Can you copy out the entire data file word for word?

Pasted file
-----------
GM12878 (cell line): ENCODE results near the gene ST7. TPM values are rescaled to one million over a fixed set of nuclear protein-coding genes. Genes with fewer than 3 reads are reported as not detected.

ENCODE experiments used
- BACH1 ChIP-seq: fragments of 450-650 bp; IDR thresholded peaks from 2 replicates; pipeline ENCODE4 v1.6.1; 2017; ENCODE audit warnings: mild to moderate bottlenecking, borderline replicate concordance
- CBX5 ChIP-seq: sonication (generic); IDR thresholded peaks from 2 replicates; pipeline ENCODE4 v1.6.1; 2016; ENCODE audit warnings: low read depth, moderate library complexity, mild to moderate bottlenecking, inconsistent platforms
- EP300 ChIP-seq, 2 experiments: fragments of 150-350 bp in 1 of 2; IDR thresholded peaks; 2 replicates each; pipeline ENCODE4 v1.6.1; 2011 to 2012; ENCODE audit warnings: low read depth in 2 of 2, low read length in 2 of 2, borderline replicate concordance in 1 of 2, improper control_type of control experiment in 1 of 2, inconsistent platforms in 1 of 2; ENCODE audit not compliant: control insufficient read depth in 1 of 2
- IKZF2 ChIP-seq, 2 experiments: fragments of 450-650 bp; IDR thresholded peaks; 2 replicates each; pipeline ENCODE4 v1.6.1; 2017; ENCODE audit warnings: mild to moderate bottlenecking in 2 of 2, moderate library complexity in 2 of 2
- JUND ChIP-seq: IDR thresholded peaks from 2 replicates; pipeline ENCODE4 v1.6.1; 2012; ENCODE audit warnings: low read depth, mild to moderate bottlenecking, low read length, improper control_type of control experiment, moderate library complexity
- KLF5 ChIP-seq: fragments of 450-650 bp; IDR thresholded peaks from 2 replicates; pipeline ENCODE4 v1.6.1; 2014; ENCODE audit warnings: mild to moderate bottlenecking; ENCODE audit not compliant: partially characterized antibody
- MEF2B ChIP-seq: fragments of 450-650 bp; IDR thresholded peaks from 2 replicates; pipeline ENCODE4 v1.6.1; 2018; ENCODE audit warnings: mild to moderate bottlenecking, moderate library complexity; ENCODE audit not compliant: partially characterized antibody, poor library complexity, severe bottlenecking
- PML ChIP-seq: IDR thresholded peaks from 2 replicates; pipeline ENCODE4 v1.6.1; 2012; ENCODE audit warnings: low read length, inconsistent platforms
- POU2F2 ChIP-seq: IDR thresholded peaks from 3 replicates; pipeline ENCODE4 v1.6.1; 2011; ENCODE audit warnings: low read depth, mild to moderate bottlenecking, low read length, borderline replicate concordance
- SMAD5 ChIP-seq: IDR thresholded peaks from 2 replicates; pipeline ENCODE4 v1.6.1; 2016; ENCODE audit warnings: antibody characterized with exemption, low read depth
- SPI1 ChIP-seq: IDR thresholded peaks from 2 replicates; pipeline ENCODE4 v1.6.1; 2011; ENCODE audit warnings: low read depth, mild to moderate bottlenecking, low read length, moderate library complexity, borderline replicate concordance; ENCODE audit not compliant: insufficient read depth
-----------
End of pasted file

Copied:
GM12878 (cell line): ENCODE results near the gene ST7. TPM values are rescaled to one million over a fixed set of nuclear protein-coding genes. Genes with fewer than 3 reads are reported as not detected.

ENCODE experiments used
- BACH1 ChIP-seq: fragments of 450-650 bp; IDR thresholded peaks from 2 replicates; pipeline ENCODE4 v1.6.1; 2017; ENCODE audit warnings: mild to moderate bottlenecking, borderline replicate concordance
- CBX5 ChIP-seq: sonication (generic); IDR thresholded peaks from 2 replicates; pipeline ENCODE4 v1.6.1; 2016; ENCODE audit warnings: low read depth, moderate library complexity, mild to moderate bottlenecking, inconsistent platforms
- EP300 ChIP-seq, 2 experiments: fragments of 150-350 bp in 1 of 2; IDR thresholded peaks; 2 replicates each; pipeline ENCODE4 v1.6.1; 2011 to 2012; ENCODE audit warnings: low read depth in 2 of 2, low read length in 2 of 2, borderline replicate concordance in 1 of 2, improper control_type of control experiment in 1 of 2, inconsistent platforms in 1 of 2; ENCODE audit not compliant: control insufficient read depth in 1 of 2
- IKZF2 ChIP-seq, 2 experiments: fragments of 450-650 bp; IDR thresholded peaks; 2 replicates each; pipeline ENCODE4 v1.6.1; 2017; ENCODE audit warnings: mild to moderate bottlenecking in 2 of 2, moderate library complexity in 2 of 2
- JUND ChIP-seq: IDR thresholded peaks from 2 replicates; pipeline ENCODE4 v1.6.1; 2012; ENCODE audit warnings: low read depth, mild to moderate bottlenecking, low read length, improper control_type of control experiment, moderate library complexity
- KLF5 ChIP-seq: fragments of 450-650 bp; IDR thresholded peaks from 2 replicates; pipeline ENCODE4 v1.6.1; 2014; ENCODE audit warnings: mild to moderate bottlenecking; ENCODE audit not compliant: partially characterized antibody
- MEF2B ChIP-seq: fragments of 450-650 bp; IDR thresholded peaks from 2 replicates; pipeline ENCODE4 v1.6.1; 2018; ENCODE audit warnings: mild to moderate bottlenecking, moderate library complexity; ENCODE audit not compliant: partially characterized antibody, poor library complexity, severe bottlenecking
- PML ChIP-seq: IDR thresholded peaks from 2 replicates; pipeline ENCODE4 v1.6.1; 2012; ENCODE audit warnings: low read length, inconsistent platforms
- POU2F2 ChIP-seq: IDR thresholded peaks from 3 replicates; pipeline ENCODE4 v1.6.1; 2011; ENCODE audit warnings: low read depth, mild to moderate bottlenecking, low read length, borderline replicate concordance
- SMAD5 ChIP-seq: IDR thresholded peaks from 2 replicates; pipeline ENCODE4 v1.6.1; 2016; ENCODE audit warnings: antibody characterized with exemption, low read depth
- SPI1 ChIP-seq: IDR thresholded peaks from 2 replicates; pipeline ENCODE4 v1.6.1; 2011; ENCODE audit warnings: low read depth, mild to moderate bottlenecking, low read length, moderate library complexity, borderline replicate concordance; ENCODE audit not compliant: insufficient read depth